Here’s a chunk of my piece that just ran on Politico. After explaining that I’m the mom who let her 9 year old ride the subway alone, yada yada, and that our society overestimates danger and underestimates kids (also yada yada), I went on to say that keeping our kids constantly supervised is —
…catastrophic. Free play turns out to be one of the most important things a kid can do to develop into the kind of adult who’s resilient, entrepreneurial—and a pleasure to be around.
You see, when kids play on their own, they first of all have to come up with something to do. That’s called problem solving: “We don’t have a ball, so what can we play?” They take matters into their own hands. Then, if they don’t all agree, they have to learn to compromise—another good skill to have.
If there are a bunch of kids, someone has to make the teams. Leadership! If there’s a little kid, the big kids have to throw the ball more gently. Empathy! For their part, the little kids want to earn the big kids’ respect. So they act more mature, which is how they become more mature. They rise to the occasion. Responsibility!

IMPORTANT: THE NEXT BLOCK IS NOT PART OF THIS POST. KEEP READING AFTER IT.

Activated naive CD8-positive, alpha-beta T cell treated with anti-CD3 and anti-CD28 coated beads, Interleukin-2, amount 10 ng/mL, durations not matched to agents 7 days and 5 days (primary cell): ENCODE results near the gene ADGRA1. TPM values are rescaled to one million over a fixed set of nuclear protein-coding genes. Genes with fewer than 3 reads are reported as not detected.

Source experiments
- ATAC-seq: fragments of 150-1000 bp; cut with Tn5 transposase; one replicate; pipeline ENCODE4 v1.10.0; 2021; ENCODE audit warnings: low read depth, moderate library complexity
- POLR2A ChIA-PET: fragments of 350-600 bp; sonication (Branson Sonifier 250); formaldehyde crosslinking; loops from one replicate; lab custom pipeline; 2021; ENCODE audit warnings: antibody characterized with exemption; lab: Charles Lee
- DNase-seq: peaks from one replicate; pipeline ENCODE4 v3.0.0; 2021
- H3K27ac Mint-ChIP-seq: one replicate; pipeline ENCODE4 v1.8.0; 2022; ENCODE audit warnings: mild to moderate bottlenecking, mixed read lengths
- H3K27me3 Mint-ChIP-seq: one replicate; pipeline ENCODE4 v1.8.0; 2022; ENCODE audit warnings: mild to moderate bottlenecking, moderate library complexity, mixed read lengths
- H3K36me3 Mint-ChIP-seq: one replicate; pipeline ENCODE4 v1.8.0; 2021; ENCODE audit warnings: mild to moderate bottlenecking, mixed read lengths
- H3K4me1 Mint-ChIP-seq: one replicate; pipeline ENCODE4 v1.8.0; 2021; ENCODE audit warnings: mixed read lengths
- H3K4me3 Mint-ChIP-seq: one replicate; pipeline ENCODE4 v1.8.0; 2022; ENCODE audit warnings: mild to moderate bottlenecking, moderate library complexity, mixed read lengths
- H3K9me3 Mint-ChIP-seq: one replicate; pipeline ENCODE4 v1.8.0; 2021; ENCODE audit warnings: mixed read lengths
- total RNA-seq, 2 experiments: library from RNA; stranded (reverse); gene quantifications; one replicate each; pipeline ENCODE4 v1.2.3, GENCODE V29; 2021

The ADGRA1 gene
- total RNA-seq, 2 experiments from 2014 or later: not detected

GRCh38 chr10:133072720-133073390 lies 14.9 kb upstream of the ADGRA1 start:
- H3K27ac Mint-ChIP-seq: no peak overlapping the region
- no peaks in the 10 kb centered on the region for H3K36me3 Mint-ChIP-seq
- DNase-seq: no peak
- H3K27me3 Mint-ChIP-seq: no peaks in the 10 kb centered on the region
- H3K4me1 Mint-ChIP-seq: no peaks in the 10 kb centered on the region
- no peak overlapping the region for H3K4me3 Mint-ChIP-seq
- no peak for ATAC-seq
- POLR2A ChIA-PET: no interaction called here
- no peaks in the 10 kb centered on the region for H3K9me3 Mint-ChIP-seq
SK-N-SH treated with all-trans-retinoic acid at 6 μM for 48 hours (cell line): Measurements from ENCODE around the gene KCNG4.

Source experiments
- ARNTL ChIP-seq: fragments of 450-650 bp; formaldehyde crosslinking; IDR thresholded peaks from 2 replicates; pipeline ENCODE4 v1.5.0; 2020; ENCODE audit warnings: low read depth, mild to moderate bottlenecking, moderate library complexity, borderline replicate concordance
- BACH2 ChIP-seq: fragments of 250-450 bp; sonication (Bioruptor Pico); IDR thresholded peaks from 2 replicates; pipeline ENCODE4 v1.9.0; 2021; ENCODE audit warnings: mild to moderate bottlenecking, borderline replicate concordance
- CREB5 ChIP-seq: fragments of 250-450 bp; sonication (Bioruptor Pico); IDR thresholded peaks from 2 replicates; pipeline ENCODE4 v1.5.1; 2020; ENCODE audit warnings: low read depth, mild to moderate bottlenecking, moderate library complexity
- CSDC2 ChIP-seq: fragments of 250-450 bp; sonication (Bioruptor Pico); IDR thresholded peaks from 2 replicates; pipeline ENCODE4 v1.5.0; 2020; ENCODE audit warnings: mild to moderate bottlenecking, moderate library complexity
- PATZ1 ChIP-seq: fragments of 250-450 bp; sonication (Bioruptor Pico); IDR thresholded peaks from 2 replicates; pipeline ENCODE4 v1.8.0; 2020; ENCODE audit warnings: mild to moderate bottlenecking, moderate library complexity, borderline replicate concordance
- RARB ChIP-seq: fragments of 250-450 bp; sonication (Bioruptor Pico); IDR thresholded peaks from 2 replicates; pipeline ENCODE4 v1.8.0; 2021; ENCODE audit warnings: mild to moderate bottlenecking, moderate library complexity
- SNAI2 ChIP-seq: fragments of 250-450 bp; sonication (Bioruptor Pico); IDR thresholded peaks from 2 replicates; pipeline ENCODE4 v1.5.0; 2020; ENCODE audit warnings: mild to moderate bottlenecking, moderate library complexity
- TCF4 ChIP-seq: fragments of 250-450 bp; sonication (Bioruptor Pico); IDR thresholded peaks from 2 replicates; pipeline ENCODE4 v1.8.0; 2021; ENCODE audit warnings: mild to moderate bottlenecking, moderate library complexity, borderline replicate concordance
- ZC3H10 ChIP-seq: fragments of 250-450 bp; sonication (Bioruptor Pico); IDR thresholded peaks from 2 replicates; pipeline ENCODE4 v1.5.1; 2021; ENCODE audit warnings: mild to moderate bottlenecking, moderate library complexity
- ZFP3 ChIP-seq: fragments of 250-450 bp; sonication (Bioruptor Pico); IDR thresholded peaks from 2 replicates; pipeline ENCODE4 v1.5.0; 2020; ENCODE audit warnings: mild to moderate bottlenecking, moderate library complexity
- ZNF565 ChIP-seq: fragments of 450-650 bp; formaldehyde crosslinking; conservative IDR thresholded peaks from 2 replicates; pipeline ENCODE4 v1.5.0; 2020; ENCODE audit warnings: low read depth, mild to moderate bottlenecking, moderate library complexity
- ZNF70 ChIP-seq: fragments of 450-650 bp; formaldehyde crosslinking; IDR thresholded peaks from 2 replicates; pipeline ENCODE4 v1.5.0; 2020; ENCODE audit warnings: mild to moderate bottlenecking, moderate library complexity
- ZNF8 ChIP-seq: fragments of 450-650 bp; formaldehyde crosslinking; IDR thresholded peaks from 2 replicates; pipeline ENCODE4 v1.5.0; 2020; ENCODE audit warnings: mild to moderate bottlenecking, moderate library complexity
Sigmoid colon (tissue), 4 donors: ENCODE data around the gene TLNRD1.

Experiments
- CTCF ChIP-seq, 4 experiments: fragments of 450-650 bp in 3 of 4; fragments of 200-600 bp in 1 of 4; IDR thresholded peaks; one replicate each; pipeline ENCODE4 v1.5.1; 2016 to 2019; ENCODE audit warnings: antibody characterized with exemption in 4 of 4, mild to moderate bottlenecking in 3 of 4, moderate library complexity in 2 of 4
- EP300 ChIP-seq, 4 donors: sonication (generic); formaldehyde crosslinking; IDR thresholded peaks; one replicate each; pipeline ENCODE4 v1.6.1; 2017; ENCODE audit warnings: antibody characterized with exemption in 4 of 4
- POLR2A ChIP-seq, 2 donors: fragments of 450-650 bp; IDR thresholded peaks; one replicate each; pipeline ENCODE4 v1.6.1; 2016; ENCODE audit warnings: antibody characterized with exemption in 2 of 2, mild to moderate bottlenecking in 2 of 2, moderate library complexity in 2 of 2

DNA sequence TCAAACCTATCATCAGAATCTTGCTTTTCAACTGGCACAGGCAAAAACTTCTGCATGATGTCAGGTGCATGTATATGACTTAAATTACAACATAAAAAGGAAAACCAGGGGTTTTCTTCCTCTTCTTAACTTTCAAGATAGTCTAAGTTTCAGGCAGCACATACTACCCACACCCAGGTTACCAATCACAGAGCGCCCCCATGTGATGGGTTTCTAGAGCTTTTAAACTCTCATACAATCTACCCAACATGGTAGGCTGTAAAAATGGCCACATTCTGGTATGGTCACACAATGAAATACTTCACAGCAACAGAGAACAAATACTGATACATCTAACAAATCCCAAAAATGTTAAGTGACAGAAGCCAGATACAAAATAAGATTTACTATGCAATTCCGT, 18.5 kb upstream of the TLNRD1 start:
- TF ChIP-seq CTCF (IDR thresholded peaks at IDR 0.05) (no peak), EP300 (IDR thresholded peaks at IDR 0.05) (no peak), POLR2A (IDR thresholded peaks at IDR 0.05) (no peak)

And here’s the most important lesson that kids who are “just” playing learn. Say a kid strikes out. Now he has a choice. He can throw a tantrum—and look like a baby. He can storm off—and not get to play anymore. Or he can hold it together, however hard that is, and go to the back of the line.
Because play is so fun, a kid will usually choose the latter. And in doing that difficult deed—taking his lumps—the child is learning to control himself even when things are not going his way. The term for this is “executive function.”
It’s the crucial skill all parents want their kids to learn, and the easiest way to learn it is through play. In fact, Penny Wilson, a thought leader on play in Britain, calls fun the “orgasm” of play. Kids play because it’s fun—not realizing that really they are actually ensuring the success of the species by learning how to function as a society….
Can you imagine a country full of people who have been listening to Mozart since they were in the womb, but have no idea how to organize a neighborhood ballgame? My friend was recently telling a high school-age cousin about how he used to play pick-up basketball in the park, and the cousin couldn’t understand how this was possible without supervision. “What happened if someone decided to cheat and fouled all the time?” the kid asked. “We just wouldn’t play with him anymore,” my friend replied. Said the cousin: “That’s exclusion!” which, he added, was a “form of” bullying.
Agghh! We are crippling kids by convincing them they can’t solve any issues on their own.
You can read the rest here!